Now this show by Charles Strouse (music), Lee Adams (lyrics) and Michael Stewart (book) will not make anyone’s list of the top ten musicals of all times, but it would make a list of the top 100 shows. It doesn’t break any new ground – except maybe for being one of the first shows to include some soft rock-style music – but it is fun and totally enjoyable. It was Strouse and Adams first Broadway show; they later wrote Applause and Golden Boy among others and Strouse also wrote Annie.
When the show opened in 1960, the plot may have seemed “ripped from the headlines.” Just two years earlier, Elvis Presley had been drafted into the US Army, leaving millions of teenage girls heartbroken.
The show focuses on Albert Peterson, a Milquetoast like character who manages (and occasionally composes songs) for the latest teen idol, Conrad Birdie, a Presley like figure. Birdie has been drafted and Peterson comes up with a way to capitalize on the event: Birdie will debut a new song just as he leaves to be inducted. Not only will he debut the song “One Last Kiss” but actually kiss the president of his fan club in a small Ohio town. Of course, complications and subplots emerge. One is Rosie, Peterson’s longstanding girlfriend (and secretary) who is tired of waiting for him to sever the apron strings from his manipulative mother and marry her. Plus there are the residents of Sweet Apple, Ohio: Kim the president of the fan club, her boyfriend Hugo, plus her exasperated father and the other parents and teenagers in the town.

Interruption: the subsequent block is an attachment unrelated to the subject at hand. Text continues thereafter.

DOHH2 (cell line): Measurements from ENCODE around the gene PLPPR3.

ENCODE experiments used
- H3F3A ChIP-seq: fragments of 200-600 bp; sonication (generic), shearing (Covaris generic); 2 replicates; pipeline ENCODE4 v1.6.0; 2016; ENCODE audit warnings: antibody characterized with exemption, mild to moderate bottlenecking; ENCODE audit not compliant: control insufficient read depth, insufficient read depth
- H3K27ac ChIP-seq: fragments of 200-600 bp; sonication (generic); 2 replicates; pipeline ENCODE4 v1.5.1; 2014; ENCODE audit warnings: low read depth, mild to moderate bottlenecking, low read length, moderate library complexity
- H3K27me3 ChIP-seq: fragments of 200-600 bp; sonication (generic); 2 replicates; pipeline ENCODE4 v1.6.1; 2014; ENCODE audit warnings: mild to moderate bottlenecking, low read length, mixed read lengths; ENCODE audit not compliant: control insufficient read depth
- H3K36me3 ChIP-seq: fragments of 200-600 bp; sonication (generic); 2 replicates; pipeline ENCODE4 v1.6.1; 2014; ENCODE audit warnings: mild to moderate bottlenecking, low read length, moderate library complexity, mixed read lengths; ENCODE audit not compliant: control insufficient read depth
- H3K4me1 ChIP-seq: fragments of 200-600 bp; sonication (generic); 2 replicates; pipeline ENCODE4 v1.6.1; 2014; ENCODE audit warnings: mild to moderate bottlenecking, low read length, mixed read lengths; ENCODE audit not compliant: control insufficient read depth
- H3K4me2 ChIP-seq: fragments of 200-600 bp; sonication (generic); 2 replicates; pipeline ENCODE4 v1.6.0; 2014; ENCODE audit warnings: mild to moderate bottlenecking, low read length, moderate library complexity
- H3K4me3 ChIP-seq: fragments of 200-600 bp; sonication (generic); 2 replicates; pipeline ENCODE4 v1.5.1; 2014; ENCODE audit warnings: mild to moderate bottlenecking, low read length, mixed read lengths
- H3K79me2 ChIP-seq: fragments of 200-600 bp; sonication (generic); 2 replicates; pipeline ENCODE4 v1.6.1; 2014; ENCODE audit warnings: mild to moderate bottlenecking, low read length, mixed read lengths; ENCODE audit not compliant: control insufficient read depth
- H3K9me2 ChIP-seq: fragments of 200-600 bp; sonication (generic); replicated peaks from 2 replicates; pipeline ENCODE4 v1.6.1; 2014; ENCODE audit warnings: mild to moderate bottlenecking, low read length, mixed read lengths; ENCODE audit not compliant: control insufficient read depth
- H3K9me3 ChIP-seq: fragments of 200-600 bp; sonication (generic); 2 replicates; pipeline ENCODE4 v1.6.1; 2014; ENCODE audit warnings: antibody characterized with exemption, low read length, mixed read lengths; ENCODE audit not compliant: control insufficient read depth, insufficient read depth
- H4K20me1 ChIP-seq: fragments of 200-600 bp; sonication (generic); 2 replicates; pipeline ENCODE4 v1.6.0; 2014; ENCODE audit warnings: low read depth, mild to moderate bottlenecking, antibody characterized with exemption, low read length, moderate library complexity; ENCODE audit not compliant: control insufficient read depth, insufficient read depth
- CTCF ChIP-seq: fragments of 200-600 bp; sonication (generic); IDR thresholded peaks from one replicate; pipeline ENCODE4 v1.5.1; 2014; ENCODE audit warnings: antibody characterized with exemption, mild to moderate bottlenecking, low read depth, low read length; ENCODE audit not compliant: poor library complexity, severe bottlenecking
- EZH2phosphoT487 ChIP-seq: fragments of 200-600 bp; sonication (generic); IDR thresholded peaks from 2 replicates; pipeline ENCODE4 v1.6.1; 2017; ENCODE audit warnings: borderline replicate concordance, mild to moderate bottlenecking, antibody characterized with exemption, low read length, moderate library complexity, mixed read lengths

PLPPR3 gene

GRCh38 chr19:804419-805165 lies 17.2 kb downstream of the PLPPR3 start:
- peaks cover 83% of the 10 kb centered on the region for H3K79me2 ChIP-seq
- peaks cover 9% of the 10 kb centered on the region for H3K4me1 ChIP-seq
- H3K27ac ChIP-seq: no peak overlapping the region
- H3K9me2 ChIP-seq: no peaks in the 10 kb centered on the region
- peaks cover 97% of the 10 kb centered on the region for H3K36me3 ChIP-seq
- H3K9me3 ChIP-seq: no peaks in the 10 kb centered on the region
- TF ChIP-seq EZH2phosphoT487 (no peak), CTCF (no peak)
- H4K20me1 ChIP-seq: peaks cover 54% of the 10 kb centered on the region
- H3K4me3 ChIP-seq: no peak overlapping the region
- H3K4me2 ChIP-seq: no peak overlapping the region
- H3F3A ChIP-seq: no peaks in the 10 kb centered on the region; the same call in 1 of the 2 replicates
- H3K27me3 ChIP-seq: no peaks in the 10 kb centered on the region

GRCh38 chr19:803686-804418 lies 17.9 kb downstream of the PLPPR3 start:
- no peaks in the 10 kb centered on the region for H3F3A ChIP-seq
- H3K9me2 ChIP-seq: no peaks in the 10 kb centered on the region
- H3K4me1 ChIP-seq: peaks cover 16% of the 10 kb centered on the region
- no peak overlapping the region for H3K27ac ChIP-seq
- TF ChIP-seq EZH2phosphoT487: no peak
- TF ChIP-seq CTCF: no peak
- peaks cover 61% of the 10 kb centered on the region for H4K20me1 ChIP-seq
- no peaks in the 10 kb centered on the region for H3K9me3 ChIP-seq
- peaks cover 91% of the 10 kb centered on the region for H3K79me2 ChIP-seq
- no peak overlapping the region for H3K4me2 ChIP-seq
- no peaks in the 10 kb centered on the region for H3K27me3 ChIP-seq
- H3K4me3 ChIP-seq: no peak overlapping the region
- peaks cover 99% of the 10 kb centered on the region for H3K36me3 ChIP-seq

Much of the show is conventional, from the exasperated father to the stereotypical smothering mother. Yet so much is fresh with this show plus director Jenn Thompson has given it such energy and an outstanding cast, that you overlook the lamer jokes, predictable plot turns and extraneous moments.